When a visitor lands on a webpage, the fingerprinting function collects signals and compiles them into a hash that can be stored. Then, when visitors return to the website, match any past visit to their current visit to identify suspicious behavior or past fraudulent activity.


For a fingerprint to be helpful as a method of identifying visitors, it must have high accuracy. Our Fingerprint Pro tool has a 99.5% accuracy rate, which means for every 1,000 visits, 995 of the visits were correctly associated with a unique identifier.

For the 5 out of 1,000 visitors not correctly identified, they are either false positives or false negatives:

  • False-positive: multiple unique visitors are associated with the same fingerprint
  • False-negative: one visitor over numerous visits is assigned different fingerprints

When reducing the likelihood of false positives and negatives, a fingerprint should combine many signals and the right combination of signals that balance uniqueness and stability. For example, a highly unique signal will reduce your chances of a false negative, whereas stable signals will reduce your chances of a false positive.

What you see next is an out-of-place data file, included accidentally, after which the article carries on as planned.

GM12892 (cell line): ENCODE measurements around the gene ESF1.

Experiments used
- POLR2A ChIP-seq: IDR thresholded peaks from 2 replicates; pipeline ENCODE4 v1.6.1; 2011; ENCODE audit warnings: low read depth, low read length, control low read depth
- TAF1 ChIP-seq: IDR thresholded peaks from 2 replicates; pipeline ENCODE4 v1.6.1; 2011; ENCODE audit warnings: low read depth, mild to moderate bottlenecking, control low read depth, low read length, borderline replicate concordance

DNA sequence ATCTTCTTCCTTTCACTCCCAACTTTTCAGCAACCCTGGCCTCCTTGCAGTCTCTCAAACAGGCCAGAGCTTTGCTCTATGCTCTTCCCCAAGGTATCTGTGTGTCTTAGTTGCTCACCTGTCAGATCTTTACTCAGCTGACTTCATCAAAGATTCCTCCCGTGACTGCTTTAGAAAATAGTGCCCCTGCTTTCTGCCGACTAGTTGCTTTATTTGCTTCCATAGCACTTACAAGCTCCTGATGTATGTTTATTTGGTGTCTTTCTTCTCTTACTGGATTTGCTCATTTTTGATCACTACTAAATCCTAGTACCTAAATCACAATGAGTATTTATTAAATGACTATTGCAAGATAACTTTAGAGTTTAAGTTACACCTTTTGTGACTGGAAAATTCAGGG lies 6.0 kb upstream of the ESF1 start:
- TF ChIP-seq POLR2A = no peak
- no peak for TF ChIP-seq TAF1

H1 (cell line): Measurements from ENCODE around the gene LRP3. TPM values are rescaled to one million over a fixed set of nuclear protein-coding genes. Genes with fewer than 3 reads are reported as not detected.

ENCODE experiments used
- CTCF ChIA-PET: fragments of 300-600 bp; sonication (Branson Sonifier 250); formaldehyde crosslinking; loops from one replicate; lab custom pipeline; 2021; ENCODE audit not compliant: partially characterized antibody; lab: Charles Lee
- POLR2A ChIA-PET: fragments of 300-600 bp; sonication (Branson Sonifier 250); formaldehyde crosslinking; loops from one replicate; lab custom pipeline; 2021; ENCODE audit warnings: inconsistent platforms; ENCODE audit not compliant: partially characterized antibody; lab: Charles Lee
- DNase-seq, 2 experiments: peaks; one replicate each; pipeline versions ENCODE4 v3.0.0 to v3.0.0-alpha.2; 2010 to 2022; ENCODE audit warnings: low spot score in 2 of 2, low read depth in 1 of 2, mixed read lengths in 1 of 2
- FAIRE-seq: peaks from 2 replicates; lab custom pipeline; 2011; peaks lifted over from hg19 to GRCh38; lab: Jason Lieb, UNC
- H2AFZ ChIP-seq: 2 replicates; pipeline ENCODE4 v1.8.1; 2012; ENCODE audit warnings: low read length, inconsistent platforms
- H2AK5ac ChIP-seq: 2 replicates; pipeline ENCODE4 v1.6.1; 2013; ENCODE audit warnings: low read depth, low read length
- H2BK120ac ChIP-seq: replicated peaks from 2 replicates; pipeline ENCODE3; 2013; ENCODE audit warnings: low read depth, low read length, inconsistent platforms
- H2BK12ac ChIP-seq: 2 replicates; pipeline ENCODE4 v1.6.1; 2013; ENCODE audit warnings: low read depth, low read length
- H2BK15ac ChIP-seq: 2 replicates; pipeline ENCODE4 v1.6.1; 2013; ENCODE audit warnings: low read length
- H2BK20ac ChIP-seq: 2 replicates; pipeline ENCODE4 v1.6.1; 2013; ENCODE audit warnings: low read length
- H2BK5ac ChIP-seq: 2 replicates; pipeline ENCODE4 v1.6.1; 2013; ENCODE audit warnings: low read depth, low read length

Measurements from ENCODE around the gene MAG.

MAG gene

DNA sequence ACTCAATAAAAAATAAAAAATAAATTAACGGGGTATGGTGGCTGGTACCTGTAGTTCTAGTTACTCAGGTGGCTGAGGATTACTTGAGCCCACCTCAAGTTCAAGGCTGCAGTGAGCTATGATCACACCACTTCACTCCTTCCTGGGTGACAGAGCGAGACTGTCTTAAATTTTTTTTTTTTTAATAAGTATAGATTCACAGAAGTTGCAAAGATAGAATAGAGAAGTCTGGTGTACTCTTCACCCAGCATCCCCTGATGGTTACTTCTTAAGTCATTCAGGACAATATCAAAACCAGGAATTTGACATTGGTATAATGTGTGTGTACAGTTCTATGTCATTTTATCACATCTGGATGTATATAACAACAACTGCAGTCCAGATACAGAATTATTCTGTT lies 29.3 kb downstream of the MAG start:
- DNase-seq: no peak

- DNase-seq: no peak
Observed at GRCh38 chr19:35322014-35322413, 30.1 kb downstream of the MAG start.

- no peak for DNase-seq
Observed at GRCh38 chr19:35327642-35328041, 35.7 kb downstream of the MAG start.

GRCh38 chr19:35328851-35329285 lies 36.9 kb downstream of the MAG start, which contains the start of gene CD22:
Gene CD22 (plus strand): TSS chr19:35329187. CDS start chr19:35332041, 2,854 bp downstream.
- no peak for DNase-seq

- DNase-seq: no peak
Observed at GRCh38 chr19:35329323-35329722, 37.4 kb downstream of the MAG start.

Graphic of signals by stability and uniqueness

Using this framework, you can remove signals from your fingerprinting function altogether. If a signal has low uniqueness and stability, it is likely to change or be spoofed frequently and doesn't contribute meaningfully to identity. For our car example, this might be whether a car has a dirty windshield - you cannot count on this signal to improve your chances of finding the right vehicle. In browser fingerprinting, the current battery level is a poor signal, so while it is accessible, we remove it from our fingerprinting function.

The Case for Cookies

There should be special consideration for perfectly unique identifiers that are not always available.

Cookies work by storing a unique identifier hash in the browser when a visitor first lands on your website. When a visitor has a cookie that matches a previous visit record in your database, you can be confident that these two visitors are the same. However, cookies are a very easy identifier to conceal: